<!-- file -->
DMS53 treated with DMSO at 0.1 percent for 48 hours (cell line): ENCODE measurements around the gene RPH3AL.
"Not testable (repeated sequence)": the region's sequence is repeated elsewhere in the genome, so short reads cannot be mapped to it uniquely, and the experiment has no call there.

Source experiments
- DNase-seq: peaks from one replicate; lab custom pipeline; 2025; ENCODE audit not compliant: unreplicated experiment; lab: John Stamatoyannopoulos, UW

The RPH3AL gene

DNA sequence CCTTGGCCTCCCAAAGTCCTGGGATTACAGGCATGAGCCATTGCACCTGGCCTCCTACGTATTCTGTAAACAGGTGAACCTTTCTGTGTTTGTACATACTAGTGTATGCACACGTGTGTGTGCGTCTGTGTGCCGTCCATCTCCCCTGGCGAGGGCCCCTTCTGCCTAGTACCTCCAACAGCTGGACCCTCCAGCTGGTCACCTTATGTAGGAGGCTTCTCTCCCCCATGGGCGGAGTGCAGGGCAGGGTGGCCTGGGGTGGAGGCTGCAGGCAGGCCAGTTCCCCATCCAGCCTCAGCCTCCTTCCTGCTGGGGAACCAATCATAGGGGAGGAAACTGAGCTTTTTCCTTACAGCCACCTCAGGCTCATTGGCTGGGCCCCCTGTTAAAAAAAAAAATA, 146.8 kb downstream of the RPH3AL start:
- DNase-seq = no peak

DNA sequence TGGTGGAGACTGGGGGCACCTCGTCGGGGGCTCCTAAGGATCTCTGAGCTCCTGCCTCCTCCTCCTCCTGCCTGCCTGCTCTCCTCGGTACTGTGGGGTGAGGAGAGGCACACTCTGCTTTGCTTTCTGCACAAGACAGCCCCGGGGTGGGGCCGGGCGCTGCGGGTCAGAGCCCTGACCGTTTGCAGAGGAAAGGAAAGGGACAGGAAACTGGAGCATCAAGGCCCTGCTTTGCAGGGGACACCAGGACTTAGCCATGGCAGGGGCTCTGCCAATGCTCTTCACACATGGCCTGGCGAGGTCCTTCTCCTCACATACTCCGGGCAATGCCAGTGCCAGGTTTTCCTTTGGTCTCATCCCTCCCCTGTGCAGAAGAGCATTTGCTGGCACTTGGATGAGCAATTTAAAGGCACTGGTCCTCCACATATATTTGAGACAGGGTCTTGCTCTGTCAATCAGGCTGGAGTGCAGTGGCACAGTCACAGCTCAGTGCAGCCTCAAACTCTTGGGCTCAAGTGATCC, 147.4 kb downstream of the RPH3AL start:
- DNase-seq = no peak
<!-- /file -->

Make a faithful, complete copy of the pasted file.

DMS53 treated with DMSO at 0.1 percent for 48 hours (cell line): ENCODE measurements around the gene RPH3AL.
"Not testable (repeated sequence)": the region's sequence is repeated elsewhere in the genome, so short reads cannot be mapped to it uniquely, and the experiment has no call there.

Source experiments
- DNase-seq: peaks from one replicate; lab custom pipeline; 2025; ENCODE audit not compliant: unreplicated experiment; lab: John Stamatoyannopoulos, UW

The RPH3AL gene

DNA sequence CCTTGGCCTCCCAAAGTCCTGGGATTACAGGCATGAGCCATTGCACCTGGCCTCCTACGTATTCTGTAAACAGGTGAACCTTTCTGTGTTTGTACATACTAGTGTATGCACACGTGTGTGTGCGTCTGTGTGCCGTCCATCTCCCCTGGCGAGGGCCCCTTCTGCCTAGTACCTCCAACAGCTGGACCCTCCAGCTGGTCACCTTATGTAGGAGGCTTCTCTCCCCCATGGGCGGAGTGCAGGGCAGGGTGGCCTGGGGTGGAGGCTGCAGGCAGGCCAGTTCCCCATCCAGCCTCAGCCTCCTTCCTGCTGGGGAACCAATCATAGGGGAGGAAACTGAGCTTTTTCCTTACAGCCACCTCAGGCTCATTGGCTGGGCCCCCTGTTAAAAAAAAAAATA, 146.8 kb downstream of the RPH3AL start:
- DNase-seq = no peak

DNA sequence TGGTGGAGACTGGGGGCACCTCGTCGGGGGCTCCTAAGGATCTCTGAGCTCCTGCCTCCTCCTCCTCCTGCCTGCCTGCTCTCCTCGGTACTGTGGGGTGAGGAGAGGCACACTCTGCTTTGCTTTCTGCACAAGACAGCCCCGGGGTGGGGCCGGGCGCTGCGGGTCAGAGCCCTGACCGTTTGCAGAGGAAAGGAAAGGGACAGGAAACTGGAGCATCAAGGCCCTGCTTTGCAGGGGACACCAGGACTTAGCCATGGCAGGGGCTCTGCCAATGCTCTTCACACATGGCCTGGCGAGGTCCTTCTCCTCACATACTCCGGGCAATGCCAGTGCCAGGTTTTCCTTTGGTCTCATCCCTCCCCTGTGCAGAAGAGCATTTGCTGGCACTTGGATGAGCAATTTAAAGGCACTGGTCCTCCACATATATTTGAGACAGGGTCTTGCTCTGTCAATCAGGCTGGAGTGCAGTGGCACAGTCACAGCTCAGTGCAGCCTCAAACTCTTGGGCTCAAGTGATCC, 147.4 kb downstream of the RPH3AL start:
- DNase-seq = no peak